Cryptojacking, an attempt to use a device’s spare computing power to mine digital currencies, is gaining ground ever since crypto assets started getting mainstream acceptance. Researchers from China’s Fudan University and Tsinghua University collaborated with the University of California Riverside to produce the first systematic study of these attacks. The researchers claim that cryptojackers are becoming more sophisticated over time, and it appears that the trend will not stop, at least not in the near future.
Measuring the Extent of Cryptojacking
The study paves the way for a systematic approach to understanding cryptojacking. Researchers used CMTracker, a cryptojacking detector, to monitor over 850,000 websites. The study suggests that existing survey methods could not identify at least 53.9 percent of the identified cryptojacking samples. This is because existing approaches assume that cryptojacking web pages exhaust users’ CPU resources or contain malicious payload signatures in keywords. The blacklisting methodology used currently was described as “both incomplete and inaccurate.”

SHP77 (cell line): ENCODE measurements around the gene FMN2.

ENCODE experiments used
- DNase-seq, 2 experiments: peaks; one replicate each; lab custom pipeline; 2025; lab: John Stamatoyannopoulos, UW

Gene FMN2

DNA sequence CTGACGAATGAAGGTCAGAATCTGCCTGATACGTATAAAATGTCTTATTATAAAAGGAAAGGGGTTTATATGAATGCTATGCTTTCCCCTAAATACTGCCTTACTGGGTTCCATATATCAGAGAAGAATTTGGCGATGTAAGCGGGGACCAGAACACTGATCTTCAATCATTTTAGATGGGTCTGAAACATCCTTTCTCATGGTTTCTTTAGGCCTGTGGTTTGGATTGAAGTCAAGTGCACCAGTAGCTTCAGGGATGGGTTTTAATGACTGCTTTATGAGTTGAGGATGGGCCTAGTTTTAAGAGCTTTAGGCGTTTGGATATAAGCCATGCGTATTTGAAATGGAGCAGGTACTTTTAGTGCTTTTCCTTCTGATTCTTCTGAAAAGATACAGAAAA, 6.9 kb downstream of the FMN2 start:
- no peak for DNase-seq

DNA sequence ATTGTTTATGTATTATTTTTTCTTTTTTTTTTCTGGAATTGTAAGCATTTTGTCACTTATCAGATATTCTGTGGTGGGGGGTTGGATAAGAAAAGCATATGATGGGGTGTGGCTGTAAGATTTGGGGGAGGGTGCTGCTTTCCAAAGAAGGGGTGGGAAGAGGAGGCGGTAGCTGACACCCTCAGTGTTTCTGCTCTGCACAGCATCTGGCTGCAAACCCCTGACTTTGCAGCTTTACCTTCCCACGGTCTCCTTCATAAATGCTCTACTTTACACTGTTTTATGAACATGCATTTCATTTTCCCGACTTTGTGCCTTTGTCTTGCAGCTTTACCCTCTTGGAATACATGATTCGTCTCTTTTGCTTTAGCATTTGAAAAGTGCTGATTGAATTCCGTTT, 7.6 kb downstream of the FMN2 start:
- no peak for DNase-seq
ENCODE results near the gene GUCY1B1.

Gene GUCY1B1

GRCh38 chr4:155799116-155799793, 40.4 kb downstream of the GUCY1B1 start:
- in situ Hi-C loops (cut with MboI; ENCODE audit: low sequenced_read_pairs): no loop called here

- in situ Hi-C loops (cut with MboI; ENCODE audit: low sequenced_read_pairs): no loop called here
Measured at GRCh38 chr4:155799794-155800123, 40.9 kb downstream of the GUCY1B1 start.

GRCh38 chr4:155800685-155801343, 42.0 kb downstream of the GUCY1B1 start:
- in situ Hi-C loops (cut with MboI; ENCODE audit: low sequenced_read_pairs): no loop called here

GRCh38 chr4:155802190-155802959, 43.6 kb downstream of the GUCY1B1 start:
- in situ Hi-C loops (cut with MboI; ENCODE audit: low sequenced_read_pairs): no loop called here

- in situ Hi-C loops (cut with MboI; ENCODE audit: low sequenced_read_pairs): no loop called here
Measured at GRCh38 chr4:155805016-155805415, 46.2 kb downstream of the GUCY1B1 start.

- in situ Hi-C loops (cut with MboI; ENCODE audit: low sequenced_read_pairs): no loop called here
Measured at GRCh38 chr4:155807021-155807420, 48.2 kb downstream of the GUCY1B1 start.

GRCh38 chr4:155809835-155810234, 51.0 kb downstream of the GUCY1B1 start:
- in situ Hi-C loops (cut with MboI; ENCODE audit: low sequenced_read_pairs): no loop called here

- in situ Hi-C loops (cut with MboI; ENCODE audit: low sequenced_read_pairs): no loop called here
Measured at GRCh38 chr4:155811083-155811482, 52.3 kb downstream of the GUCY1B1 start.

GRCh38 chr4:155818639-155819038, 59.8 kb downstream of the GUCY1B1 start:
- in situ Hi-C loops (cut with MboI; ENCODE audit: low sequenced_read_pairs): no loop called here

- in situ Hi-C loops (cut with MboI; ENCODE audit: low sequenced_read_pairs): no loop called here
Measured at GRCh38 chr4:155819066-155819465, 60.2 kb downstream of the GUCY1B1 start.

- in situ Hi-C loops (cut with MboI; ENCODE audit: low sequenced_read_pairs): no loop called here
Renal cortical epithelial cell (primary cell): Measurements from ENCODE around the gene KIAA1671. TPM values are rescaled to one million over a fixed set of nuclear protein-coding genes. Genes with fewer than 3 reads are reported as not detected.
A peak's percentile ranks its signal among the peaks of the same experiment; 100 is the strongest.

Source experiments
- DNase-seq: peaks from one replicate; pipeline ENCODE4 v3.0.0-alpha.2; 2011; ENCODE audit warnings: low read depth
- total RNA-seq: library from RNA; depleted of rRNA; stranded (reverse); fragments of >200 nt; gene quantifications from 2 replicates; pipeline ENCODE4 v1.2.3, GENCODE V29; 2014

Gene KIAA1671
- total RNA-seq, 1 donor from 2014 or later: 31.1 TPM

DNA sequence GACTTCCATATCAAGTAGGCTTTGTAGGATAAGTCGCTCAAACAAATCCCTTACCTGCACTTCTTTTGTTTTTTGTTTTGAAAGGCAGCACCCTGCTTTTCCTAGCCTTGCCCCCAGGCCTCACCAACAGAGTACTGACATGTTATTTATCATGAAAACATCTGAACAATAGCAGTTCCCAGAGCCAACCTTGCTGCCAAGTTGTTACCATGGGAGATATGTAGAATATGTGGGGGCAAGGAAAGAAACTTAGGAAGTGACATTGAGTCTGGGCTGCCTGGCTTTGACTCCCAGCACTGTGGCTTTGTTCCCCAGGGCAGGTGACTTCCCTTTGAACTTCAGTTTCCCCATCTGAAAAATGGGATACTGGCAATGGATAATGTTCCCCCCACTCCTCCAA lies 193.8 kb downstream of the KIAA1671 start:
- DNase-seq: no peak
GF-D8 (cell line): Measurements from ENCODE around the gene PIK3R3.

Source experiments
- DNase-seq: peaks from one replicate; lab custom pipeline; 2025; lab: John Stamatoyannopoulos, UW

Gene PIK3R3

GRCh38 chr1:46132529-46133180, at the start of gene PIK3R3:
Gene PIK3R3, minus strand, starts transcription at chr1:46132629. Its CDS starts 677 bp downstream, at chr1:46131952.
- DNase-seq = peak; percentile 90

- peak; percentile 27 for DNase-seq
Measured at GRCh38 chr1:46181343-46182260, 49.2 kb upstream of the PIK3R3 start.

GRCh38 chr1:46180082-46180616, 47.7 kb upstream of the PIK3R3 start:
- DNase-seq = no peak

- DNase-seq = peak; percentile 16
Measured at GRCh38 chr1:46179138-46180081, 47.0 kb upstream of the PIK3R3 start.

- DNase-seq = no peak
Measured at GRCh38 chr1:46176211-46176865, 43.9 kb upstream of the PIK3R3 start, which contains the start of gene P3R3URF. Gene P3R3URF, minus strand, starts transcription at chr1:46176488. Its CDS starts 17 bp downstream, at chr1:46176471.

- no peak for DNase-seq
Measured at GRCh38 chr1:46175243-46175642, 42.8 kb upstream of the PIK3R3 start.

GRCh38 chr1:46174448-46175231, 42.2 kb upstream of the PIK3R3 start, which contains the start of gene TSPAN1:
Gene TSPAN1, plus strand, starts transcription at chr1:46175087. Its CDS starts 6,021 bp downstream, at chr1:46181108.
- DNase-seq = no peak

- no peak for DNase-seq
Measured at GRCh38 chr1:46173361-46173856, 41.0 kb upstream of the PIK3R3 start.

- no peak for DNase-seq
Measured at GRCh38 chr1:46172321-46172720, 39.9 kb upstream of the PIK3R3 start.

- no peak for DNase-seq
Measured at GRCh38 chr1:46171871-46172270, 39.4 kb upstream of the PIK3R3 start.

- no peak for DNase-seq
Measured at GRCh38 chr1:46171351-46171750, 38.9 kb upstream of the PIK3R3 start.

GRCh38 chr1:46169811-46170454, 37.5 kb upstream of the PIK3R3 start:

CMTracker, however, depends on two behavior-based profilers. One is the hash-based profiler, which detects automated mining scripts. The other is the stack-structure profiler, which monitors a website’s calling stack. When a website spends over 10 percent of its execution time on hashing, it is reported as a crypto miner. This methodology helps in catching sophisticated miners instead of the obvious ones.
On the other hand, the stack-structure profiler proves to be handy when hackers bypass hash-based profiling. Stack structure relies on patterns that are identified when single or multiple threads are created. This is another way of identifying crypto miners. The researchers further confirm the results by doing a final check manually.
What Do the Results Suggest?
Thirty-five websites identified during the study were classified as benign because they sought implicit agreement from users. Of the top 100,000 sites rated by Alexa, the CMTracker found 868 domains containing cryptojacking. And after a further evaluation of external links, which includes 548,264 distinct domains from the 100,000 top sites rated by Alexa, 2,700 were found to be cryptojacking sites.
Cryptojacking activities have increased by a whopping 260 percent in just five months within the period November 2017 to April 2018. The websites most affected by these attacks are those serving adult content, as well as arts and entertainment websites. Ideally, the more time a person spends on a website, the better it is for the hackers.
The researchers estimate that hackers could be gaining $1.7 million from over 10 million users every month by mining Monero. It also increases energy consumption significantly as 278,000 kWh of extra power units are consumed every day. This much electricity can be used to power a small town of 9,000 people.